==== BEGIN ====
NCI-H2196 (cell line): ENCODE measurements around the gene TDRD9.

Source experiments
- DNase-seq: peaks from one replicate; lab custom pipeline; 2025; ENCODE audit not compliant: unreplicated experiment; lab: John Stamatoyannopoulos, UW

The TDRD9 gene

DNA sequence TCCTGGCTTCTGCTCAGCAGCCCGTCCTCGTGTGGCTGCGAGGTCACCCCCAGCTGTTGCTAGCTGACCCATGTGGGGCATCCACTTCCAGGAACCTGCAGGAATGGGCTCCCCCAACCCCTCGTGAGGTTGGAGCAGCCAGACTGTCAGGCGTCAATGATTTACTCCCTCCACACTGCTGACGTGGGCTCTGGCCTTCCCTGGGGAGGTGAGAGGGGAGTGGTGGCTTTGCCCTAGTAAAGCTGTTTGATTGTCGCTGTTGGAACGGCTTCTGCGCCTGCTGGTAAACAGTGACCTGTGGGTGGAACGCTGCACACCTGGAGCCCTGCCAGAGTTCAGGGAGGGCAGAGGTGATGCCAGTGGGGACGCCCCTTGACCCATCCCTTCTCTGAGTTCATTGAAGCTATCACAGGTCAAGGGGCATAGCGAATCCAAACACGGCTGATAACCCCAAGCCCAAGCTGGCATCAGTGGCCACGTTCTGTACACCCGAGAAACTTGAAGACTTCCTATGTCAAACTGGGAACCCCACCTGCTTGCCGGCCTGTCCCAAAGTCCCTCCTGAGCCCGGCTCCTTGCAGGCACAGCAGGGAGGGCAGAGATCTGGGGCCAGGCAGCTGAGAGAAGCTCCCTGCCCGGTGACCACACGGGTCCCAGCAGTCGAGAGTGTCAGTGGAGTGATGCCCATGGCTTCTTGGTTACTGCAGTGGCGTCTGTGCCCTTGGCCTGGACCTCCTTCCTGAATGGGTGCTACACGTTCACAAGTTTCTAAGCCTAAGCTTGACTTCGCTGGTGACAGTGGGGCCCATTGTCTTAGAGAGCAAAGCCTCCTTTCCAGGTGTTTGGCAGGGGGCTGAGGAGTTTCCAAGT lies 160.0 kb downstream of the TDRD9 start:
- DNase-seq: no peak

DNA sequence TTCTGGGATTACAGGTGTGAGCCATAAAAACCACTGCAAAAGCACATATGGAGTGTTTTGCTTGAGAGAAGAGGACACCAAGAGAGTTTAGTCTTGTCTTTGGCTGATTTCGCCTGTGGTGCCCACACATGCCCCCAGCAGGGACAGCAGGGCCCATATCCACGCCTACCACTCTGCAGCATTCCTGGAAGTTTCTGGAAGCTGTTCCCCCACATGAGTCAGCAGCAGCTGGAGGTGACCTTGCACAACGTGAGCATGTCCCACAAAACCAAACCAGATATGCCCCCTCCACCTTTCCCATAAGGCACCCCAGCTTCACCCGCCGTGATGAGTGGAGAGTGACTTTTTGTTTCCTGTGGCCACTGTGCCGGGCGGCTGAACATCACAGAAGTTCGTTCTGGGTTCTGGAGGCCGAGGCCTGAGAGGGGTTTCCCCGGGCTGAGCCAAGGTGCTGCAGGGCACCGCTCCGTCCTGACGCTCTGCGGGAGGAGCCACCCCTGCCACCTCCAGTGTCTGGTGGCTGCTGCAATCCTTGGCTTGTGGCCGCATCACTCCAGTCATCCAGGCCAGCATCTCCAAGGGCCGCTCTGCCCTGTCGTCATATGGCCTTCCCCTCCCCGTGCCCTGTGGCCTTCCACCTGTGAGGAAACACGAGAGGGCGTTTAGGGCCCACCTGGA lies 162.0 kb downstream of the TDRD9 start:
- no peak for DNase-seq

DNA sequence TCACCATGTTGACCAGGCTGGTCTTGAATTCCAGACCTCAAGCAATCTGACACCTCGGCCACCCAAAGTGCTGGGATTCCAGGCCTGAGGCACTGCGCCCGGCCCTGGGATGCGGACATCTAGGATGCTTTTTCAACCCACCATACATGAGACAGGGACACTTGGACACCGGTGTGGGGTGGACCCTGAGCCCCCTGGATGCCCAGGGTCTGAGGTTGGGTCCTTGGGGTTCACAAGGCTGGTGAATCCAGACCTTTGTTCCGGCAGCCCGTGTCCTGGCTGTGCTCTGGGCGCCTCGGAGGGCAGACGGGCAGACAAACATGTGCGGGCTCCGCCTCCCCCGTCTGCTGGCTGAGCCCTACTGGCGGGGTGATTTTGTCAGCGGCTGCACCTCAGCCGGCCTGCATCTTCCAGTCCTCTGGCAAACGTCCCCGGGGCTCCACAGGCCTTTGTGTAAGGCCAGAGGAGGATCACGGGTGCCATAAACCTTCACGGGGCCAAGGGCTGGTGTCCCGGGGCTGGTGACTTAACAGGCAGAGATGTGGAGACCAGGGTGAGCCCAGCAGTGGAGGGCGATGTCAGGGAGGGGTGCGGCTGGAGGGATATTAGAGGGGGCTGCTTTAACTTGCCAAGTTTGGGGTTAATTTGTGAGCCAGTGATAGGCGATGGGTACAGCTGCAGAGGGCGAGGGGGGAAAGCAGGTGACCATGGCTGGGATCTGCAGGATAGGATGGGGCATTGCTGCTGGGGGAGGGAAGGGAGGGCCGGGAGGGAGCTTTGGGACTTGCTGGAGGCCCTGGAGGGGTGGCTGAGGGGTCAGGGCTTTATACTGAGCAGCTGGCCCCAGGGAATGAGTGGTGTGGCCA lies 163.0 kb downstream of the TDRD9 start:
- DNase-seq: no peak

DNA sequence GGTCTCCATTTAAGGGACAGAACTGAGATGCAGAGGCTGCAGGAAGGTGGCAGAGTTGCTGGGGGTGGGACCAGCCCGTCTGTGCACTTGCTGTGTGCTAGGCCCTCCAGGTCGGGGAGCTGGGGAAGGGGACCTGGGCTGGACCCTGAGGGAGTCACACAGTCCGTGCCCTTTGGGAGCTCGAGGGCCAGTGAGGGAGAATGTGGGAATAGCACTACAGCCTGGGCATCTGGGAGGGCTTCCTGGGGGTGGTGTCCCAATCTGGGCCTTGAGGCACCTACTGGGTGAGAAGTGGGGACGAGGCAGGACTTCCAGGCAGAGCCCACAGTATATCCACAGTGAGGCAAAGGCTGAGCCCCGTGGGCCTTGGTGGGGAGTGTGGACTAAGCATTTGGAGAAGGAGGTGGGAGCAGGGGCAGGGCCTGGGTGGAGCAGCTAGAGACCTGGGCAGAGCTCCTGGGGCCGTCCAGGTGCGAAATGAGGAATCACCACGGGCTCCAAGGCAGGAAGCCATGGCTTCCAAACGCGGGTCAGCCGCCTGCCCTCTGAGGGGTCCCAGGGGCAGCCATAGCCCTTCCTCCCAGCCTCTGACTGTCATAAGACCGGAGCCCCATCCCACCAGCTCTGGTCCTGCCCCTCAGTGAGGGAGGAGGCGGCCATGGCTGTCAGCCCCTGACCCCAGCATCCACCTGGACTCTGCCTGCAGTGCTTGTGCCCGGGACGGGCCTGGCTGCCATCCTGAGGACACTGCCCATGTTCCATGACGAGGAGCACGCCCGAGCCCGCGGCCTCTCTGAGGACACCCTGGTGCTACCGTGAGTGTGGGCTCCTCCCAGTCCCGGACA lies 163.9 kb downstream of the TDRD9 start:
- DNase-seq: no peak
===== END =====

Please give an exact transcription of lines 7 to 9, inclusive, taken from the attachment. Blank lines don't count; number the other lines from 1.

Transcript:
DNA sequence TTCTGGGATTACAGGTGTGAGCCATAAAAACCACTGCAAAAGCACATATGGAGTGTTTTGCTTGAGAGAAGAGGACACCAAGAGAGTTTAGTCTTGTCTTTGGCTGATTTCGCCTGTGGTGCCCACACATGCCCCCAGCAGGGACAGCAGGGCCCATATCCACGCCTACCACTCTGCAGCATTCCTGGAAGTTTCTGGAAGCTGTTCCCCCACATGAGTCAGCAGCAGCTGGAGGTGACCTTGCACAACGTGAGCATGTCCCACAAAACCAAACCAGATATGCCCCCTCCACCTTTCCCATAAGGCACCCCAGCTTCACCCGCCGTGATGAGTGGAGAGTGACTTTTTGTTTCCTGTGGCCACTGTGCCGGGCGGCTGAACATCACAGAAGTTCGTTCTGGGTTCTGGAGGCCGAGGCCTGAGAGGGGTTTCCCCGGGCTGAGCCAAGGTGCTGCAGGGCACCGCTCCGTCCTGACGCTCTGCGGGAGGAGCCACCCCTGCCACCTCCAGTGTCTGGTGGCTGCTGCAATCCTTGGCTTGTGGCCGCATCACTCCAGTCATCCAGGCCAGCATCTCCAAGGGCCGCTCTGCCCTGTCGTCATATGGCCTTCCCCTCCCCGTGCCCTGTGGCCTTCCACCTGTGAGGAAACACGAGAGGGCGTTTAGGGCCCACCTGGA lies 162.0 kb downstream of the TDRD9 start:
- no peak for DNase-seq

DNA sequence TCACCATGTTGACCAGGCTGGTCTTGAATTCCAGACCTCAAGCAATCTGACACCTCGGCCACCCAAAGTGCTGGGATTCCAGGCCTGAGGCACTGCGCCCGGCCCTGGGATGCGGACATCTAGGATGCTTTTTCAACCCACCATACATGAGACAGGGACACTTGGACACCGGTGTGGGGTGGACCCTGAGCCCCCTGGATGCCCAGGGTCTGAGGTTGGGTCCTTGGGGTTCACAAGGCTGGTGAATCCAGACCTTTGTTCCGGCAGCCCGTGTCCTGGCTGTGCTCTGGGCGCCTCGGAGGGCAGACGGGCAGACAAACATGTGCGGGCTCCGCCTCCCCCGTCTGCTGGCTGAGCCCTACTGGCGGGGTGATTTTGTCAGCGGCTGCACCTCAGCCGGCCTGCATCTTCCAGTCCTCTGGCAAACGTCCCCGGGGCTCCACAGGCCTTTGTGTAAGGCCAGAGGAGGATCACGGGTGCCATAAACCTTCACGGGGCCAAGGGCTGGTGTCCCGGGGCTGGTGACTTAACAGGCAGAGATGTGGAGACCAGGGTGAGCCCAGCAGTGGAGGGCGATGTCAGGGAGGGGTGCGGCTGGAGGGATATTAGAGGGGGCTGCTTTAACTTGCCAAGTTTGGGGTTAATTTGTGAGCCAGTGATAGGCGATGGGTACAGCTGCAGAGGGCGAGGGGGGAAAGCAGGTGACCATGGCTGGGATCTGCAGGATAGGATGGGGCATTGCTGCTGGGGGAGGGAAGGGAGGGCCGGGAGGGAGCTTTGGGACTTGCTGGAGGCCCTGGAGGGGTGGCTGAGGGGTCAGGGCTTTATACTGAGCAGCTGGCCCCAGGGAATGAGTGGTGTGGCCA lies 163.0 kb downstream of the TDRD9 start: